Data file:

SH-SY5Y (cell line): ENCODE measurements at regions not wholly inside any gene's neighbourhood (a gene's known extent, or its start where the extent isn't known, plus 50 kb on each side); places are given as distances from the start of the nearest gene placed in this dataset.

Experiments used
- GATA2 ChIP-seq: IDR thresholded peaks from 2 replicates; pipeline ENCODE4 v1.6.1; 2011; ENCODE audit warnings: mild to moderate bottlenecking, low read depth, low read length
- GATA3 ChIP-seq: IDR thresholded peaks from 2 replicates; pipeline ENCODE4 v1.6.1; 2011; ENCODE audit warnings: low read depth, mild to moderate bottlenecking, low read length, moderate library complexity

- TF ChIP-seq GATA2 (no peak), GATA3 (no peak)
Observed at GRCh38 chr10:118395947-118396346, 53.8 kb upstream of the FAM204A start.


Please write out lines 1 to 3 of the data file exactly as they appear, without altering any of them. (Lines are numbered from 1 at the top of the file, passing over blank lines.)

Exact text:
SH-SY5Y (cell line): ENCODE measurements at regions not wholly inside any gene's neighbourhood (a gene's known extent, or its start where the extent isn't known, plus 50 kb on each side); places are given as distances from the start of the nearest gene placed in this dataset.

Experiments used
- GATA2 ChIP-seq: IDR thresholded peaks from 2 replicates; pipeline ENCODE4 v1.6.1; 2011; ENCODE audit warnings: mild to moderate bottlenecking, low read depth, low read length